Sclerotheraphy is a method of treatment that has been known for nearly 100 years. In recent years there have been tremendous developments to the methods applying injections to veins for treatment.
Today, sclerotherapy is performed after the use of venous Doppler-ultrasound testing. In most cases the substance used is atoxisklerol which contains high percentages of alcohol. In some cases the dilated veins are injected with a foamed material.
The substance creates a local mild infection which cases the clogging of the veins and their eventual disappearance within weeks or months.
In some cases ultrasound technology is used to ease the identification of damaged veins and for guidance towards the appropriate injection site. Use of foamed substances for injections enables the reduction of the concentration of materials and treatment of wider areas.
This system of treatment reduces the risks of complications following treatment. The treatment itself can be completed in several minutes each time and allows for immediate return to normal activity. Such injections must be followed by the use of appropriate elastic stockings.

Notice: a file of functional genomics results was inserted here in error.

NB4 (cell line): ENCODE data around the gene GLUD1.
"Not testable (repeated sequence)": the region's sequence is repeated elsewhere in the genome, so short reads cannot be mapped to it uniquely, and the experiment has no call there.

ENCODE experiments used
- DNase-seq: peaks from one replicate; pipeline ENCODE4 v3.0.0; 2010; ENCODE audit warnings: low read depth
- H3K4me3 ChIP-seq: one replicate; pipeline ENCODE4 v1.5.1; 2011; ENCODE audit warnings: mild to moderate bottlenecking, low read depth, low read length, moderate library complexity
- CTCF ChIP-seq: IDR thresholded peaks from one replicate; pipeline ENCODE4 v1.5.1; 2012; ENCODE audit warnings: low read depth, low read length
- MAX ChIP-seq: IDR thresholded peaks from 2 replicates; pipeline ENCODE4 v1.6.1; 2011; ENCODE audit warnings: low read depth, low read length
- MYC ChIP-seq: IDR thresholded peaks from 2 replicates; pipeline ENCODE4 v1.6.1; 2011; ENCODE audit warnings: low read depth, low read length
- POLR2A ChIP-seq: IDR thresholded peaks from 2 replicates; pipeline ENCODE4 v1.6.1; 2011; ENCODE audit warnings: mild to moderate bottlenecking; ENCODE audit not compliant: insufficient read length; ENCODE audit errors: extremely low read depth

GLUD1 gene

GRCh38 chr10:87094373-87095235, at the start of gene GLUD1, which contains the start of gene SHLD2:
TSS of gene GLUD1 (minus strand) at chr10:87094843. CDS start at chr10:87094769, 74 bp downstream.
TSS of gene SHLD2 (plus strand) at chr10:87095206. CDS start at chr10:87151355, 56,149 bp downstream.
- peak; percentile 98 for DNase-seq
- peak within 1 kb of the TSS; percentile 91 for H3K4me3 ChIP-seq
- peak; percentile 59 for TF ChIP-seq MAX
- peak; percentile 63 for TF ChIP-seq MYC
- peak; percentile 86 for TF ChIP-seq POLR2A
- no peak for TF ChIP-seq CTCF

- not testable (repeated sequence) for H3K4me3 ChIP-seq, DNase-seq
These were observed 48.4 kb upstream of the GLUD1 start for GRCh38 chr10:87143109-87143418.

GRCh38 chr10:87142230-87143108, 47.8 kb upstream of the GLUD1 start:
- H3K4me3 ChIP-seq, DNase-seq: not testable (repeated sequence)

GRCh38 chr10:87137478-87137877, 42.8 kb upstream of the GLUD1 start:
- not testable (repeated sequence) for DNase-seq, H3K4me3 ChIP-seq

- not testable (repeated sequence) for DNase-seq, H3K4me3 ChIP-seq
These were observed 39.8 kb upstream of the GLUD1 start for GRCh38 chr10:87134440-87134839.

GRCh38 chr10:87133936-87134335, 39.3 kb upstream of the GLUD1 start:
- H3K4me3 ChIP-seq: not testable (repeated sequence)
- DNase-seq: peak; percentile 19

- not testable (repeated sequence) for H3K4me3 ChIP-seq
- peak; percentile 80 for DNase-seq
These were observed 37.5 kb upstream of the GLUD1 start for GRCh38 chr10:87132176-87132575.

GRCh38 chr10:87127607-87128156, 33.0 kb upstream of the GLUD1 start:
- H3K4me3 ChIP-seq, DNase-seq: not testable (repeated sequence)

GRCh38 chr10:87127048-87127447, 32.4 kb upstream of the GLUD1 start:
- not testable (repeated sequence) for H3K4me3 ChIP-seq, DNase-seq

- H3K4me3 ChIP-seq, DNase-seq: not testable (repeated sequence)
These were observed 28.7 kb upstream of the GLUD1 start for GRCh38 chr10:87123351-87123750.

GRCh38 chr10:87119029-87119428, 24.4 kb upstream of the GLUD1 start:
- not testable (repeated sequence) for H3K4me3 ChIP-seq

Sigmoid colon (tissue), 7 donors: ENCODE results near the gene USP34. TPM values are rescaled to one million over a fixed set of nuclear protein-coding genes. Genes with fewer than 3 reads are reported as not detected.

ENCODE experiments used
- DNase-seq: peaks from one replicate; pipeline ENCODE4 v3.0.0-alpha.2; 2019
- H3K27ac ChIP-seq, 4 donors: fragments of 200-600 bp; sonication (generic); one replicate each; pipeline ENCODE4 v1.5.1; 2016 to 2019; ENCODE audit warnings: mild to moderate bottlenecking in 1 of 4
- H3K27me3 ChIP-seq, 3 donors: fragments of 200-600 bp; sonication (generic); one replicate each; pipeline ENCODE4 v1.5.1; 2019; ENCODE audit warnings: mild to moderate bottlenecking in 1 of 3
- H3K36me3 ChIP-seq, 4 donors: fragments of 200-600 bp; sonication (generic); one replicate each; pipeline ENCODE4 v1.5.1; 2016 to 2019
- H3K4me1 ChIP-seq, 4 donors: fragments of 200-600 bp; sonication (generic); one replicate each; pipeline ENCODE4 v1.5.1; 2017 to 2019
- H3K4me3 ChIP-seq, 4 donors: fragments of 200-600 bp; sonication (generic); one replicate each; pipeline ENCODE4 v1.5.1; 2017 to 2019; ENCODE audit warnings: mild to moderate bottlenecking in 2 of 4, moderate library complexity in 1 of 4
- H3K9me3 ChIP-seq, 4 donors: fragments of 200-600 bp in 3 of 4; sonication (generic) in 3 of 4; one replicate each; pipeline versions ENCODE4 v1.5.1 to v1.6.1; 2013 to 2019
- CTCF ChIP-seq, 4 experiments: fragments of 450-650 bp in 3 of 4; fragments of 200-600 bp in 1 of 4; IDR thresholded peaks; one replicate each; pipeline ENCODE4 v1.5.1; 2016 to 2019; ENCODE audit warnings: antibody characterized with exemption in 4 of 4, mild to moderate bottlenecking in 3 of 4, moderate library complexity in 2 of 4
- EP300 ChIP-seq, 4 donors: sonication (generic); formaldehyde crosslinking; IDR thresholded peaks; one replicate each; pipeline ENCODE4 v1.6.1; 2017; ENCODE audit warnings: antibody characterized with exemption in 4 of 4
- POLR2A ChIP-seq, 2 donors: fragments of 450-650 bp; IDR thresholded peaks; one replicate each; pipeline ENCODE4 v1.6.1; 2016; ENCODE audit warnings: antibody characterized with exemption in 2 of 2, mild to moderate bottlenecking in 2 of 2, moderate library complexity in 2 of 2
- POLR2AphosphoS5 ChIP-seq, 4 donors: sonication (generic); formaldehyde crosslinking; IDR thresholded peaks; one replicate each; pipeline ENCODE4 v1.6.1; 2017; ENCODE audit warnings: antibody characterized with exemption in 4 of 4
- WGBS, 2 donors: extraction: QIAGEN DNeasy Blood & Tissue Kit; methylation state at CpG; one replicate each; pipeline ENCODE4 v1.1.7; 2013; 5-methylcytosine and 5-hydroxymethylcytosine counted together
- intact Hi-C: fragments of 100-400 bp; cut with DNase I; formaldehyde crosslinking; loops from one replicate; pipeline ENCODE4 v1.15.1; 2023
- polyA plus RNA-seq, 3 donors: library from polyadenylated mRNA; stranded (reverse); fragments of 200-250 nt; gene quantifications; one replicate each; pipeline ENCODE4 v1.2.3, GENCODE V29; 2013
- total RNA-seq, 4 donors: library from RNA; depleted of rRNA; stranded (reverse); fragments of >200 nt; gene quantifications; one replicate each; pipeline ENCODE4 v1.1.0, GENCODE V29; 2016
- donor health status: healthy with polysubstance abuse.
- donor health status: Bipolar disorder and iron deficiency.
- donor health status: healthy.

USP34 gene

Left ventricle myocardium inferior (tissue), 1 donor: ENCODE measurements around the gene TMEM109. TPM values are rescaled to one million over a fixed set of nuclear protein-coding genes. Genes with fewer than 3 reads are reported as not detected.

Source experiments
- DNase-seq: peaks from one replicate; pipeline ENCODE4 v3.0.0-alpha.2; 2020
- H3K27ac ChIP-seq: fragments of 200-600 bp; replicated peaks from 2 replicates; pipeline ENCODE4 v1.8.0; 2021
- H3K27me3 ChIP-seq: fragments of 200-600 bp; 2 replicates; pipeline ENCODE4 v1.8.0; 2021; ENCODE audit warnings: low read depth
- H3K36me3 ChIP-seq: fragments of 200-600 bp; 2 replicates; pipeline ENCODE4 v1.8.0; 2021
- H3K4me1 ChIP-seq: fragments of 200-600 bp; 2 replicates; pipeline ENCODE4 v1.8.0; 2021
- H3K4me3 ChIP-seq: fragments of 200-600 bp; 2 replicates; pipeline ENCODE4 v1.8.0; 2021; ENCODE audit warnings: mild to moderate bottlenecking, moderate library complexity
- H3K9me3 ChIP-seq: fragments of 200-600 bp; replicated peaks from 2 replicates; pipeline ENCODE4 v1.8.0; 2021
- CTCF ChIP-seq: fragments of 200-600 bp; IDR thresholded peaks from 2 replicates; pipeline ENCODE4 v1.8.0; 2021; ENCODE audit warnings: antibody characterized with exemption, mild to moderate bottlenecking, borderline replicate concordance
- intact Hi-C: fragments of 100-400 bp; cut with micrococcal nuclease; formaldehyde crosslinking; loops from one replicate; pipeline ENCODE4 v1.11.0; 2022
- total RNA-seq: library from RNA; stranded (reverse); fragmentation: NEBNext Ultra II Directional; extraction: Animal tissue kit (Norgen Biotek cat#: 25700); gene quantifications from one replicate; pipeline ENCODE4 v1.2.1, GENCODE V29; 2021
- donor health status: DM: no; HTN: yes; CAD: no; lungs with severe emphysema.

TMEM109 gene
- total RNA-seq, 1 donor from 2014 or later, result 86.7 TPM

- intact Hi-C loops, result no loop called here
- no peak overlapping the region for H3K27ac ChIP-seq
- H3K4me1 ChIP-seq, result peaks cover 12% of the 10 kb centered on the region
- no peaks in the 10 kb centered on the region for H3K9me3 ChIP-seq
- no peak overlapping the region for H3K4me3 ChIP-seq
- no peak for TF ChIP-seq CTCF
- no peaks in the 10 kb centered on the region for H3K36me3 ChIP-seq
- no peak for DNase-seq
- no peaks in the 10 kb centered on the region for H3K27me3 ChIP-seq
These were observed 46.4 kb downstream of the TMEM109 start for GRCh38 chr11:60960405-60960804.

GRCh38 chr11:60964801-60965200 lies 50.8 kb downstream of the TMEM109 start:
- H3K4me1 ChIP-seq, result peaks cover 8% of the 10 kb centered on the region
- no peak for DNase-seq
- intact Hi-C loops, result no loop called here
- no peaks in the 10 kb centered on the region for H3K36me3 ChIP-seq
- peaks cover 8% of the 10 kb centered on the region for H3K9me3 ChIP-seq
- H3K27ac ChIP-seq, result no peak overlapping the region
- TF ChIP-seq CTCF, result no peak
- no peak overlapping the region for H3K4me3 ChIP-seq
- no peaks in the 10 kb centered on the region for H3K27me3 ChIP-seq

Injections to capillaries
Injection to capillaries is done with the use of the same substances used for greater veins, using reduces concentrations and much finer needles.
Rates of success and adverse effects The rates of success for injection treatments depends first and foremost on the selection of cases suited for such treatment. In treating appropriate cases of veins and capillaries the levels of success are very high. When attempting to treat cases not suited for such therapy the rates of success are very low.
Complications and adverse affects include failure of the treatment, stinging sensation, discomfort, local change of skin color, and signs of local infection. In rare cases the patient can develop deep vein infection or an allergic reaction to the injected substance.